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Posted on 02.12.2013 7:06 p.m.

Westmont Telescope to Spy on Jupiter, Orion Nebula

The Westmont Observatory opens its doors to the public every third Friday of the month in conjunction with the Santa Barbara Astronomical Unit.

The Westmont Observatory opens its doors to the public every third Friday of the month in conjunction with the Santa Barbara Astronomical Unit.  (Westmont College photo)

Source: Scott Craig for Westmont College

Westmont College’s Keck Telescope, one of the most powerful along the Central Coast, will offer glimpses of Jupiter and the Orion Nebula (Messier 42) at a free, public viewing Friday beginning about 7:30 p.m. at the Westmont Observatory.

The observatory opens its doors to the public every third Friday of the month in conjunction with the Santa Barbara Astronomical Unit, whose members bring their own telescopes to Westmont for the public to gaze through.

The viewing lasts for several hours. In case of inclement weather, please call the Telescope Viewing Hotline at 805.565.6272 and check the Westmont website to see if the viewing has been canceled.

Early in the viewing, Thomas Whittemore, Westmont physics instructor, says he hopes to focus the 24-inch reflector telescope on the planet Jupiter.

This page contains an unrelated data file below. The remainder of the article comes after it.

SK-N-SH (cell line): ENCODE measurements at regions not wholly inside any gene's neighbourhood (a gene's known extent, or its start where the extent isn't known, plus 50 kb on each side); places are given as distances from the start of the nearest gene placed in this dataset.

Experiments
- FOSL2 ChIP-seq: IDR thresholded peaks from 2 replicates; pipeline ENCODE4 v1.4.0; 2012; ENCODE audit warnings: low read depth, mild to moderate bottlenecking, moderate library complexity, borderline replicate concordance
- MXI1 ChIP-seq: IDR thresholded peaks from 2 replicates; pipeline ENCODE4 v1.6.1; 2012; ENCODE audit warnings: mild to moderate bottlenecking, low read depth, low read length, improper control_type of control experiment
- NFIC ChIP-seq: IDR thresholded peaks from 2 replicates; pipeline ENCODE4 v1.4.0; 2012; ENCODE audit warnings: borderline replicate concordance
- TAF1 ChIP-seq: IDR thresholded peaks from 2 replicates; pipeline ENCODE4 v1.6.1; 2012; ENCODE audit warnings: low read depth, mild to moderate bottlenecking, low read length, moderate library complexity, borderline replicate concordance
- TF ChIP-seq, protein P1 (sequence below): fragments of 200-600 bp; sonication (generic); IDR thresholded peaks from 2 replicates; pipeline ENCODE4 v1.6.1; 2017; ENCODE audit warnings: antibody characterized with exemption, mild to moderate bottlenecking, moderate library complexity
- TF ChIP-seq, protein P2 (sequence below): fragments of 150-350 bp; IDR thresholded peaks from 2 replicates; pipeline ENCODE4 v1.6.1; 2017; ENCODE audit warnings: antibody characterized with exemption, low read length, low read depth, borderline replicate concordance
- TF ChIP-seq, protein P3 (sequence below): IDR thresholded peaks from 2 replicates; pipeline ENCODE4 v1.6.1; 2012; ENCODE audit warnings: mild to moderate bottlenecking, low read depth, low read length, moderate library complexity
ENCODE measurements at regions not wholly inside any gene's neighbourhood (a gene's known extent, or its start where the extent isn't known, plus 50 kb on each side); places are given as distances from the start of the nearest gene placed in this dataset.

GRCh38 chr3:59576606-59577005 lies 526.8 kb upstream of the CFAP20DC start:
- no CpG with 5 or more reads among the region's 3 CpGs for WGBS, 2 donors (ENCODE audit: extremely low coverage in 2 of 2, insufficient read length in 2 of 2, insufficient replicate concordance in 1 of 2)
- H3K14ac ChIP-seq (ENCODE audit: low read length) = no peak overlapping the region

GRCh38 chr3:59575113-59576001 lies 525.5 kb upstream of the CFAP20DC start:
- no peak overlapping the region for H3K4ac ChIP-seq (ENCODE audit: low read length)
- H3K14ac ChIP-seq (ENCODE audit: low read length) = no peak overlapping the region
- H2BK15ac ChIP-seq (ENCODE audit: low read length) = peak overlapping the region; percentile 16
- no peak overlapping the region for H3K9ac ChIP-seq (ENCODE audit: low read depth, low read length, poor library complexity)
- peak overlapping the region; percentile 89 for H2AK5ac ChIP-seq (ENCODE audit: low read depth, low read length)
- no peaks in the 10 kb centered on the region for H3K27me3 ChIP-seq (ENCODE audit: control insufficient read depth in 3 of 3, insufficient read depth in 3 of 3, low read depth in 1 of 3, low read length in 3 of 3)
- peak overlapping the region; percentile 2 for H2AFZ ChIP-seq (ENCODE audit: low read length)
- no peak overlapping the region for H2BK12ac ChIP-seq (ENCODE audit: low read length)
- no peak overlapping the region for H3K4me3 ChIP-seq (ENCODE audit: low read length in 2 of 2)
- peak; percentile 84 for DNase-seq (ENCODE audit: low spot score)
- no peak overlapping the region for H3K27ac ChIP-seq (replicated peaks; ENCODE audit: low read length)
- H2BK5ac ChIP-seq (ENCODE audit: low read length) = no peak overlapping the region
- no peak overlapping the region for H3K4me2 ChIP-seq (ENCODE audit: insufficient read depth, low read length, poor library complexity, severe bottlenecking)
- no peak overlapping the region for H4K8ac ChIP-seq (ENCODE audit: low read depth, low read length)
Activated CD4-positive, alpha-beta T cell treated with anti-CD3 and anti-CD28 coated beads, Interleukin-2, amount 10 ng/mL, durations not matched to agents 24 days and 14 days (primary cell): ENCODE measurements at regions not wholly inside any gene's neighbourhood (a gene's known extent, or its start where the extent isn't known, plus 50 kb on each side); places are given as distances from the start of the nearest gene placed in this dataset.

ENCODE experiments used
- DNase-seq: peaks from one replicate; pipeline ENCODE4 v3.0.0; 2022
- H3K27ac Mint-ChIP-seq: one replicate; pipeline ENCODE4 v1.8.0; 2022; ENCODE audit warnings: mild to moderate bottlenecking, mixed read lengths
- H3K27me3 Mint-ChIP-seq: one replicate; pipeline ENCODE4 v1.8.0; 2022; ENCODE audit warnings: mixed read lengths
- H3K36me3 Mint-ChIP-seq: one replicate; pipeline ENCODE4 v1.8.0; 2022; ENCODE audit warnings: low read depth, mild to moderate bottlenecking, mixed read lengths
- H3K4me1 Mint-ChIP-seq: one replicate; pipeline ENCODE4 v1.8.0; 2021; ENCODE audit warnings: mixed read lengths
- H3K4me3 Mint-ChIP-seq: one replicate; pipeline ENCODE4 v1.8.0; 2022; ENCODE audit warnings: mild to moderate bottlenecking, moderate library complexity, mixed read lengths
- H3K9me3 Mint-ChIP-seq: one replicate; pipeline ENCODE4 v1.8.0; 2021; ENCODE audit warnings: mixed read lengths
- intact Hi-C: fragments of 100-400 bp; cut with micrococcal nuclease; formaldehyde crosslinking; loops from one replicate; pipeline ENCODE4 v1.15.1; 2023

“We may be able to see the shadow of Jupiter’s moon, Europa, cast onto the surface of the planet,” says Whittemore, who earned a master’s degree and doctorate in physics from the University of Arizona. “It will lie close to Jupiter’s Great Red Spot.”

The viewing may also focus on the Orion Nebula, regarded as one of the most photographed objects in the night sky.

“Located some 1,400 light-years distant, this is one of the winter sky’s most spectacular stellar nurseries,” Whittemore says. “If the view is good, we may be able to discern the six hot, blue stars that make up the Trapezium Cluster in the center of the Orion Nebula.”

The viewing may also include a glimpse of Messier 35 in Gemini, the Twins.

“Messier 35 is an open cluster of stars located 2,700 light-years away from Earth,” Whittemore says. “Dominated by young, hot, blue stars, this weakly bound cluster is scattered over a 24-light-year-wide region and appears about the same size as the full Moon in the night sky.”

The Keck Telescope is housed in the observatory between Russell Carr Field and the track and field/soccer complex. Free parking is available near the baseball field.

— Scott Craig is the media relations manager for Westmont College.




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